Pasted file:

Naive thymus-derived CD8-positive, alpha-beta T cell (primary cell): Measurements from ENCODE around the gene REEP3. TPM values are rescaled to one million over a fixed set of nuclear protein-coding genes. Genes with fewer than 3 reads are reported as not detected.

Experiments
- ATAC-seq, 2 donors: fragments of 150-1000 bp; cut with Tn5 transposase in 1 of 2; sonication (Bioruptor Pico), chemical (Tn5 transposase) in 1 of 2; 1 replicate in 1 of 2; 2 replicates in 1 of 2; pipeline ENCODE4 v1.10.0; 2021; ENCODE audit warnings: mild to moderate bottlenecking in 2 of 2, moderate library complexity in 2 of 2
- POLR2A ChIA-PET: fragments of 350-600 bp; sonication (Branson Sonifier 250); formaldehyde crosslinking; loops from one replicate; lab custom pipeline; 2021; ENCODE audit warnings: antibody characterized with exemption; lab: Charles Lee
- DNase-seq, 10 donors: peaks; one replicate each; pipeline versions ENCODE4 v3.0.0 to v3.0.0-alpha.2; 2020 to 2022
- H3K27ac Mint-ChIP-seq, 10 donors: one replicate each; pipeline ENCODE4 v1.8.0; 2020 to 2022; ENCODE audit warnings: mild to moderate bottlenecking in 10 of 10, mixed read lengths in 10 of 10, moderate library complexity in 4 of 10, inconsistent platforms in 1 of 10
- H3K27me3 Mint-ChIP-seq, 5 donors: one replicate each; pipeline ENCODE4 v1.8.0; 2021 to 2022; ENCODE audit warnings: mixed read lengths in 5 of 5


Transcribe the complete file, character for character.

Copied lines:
Naive thymus-derived CD8-positive, alpha-beta T cell (primary cell): Measurements from ENCODE around the gene REEP3. TPM values are rescaled to one million over a fixed set of nuclear protein-coding genes. Genes with fewer than 3 reads are reported as not detected.

Experiments
- ATAC-seq, 2 donors: fragments of 150-1000 bp; cut with Tn5 transposase in 1 of 2; sonication (Bioruptor Pico), chemical (Tn5 transposase) in 1 of 2; 1 replicate in 1 of 2; 2 replicates in 1 of 2; pipeline ENCODE4 v1.10.0; 2021; ENCODE audit warnings: mild to moderate bottlenecking in 2 of 2, moderate library complexity in 2 of 2
- POLR2A ChIA-PET: fragments of 350-600 bp; sonication (Branson Sonifier 250); formaldehyde crosslinking; loops from one replicate; lab custom pipeline; 2021; ENCODE audit warnings: antibody characterized with exemption; lab: Charles Lee
- DNase-seq, 10 donors: peaks; one replicate each; pipeline versions ENCODE4 v3.0.0 to v3.0.0-alpha.2; 2020 to 2022
- H3K27ac Mint-ChIP-seq, 10 donors: one replicate each; pipeline ENCODE4 v1.8.0; 2020 to 2022; ENCODE audit warnings: mild to moderate bottlenecking in 10 of 10, mixed read lengths in 10 of 10, moderate library complexity in 4 of 10, inconsistent platforms in 1 of 10
- H3K27me3 Mint-ChIP-seq, 5 donors: one replicate each; pipeline ENCODE4 v1.8.0; 2021 to 2022; ENCODE audit warnings: mixed read lengths in 5 of 5